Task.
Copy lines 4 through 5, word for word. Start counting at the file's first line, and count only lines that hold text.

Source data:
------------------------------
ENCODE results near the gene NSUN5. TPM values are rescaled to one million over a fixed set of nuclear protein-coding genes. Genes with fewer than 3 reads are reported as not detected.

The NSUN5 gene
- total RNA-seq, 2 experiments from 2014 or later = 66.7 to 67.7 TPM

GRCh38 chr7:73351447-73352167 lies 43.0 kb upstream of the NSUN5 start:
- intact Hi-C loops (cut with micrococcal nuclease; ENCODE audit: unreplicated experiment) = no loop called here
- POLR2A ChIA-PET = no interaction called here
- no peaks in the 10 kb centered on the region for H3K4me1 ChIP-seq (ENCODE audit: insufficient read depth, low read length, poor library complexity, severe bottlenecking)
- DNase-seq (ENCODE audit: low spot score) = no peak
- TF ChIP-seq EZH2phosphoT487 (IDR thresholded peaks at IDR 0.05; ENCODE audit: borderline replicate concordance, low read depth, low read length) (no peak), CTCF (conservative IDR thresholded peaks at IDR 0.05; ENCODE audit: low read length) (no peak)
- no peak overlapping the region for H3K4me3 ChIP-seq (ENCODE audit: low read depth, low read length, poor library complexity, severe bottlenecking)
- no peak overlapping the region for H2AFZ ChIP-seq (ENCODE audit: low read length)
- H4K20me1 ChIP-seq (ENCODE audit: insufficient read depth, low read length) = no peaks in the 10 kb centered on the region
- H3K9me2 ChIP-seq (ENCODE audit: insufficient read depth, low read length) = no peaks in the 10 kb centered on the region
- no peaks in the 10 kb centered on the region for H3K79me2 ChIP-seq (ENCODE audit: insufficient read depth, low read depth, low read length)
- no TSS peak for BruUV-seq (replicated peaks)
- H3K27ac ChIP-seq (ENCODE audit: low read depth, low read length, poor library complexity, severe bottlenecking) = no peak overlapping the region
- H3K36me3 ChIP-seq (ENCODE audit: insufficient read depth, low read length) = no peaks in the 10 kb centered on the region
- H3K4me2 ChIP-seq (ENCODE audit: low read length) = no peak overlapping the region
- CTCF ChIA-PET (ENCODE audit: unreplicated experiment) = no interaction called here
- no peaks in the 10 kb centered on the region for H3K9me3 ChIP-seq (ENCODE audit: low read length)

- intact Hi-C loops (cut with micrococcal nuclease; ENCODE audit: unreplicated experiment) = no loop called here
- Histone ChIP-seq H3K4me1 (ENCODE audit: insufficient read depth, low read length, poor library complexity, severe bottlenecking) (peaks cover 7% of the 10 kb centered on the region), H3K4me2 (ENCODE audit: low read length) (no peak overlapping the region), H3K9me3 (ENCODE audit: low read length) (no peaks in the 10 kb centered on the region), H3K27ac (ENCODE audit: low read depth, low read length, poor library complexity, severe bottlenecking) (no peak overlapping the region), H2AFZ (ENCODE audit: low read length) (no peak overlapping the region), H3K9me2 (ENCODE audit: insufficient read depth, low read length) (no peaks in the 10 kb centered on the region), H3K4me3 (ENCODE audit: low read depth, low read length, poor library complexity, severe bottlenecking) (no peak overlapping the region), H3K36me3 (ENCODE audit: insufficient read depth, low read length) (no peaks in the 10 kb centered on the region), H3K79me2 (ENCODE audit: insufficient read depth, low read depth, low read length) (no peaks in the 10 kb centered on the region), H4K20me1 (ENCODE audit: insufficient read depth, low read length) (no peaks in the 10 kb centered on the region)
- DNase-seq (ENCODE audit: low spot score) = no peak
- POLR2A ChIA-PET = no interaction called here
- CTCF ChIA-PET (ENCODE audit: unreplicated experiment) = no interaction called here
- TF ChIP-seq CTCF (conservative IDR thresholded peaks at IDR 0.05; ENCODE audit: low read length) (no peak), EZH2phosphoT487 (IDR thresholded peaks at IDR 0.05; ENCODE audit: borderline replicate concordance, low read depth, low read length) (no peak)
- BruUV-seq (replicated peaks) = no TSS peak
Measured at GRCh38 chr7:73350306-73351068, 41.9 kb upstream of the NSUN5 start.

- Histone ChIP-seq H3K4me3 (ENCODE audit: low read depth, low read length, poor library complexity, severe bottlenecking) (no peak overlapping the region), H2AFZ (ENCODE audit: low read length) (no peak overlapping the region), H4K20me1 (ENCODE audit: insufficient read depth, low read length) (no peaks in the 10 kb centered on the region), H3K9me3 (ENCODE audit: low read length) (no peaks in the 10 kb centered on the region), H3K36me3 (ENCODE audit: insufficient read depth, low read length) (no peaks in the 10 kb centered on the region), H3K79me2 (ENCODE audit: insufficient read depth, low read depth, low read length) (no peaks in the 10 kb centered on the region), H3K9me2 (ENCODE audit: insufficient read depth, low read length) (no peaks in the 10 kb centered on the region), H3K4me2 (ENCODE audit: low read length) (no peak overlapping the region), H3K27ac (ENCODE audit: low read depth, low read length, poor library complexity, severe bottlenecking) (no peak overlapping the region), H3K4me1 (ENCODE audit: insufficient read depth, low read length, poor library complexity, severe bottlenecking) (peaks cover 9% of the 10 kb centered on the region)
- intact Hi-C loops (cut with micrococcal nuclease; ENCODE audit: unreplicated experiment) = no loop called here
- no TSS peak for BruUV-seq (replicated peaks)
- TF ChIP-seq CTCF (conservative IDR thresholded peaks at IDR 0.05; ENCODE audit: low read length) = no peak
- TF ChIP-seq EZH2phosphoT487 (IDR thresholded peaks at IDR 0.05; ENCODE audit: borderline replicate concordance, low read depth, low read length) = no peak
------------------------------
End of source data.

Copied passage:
GRCh38 chr7:73351447-73352167 lies 43.0 kb upstream of the NSUN5 start:
- intact Hi-C loops (cut with micrococcal nuclease; ENCODE audit: unreplicated experiment) = no loop called here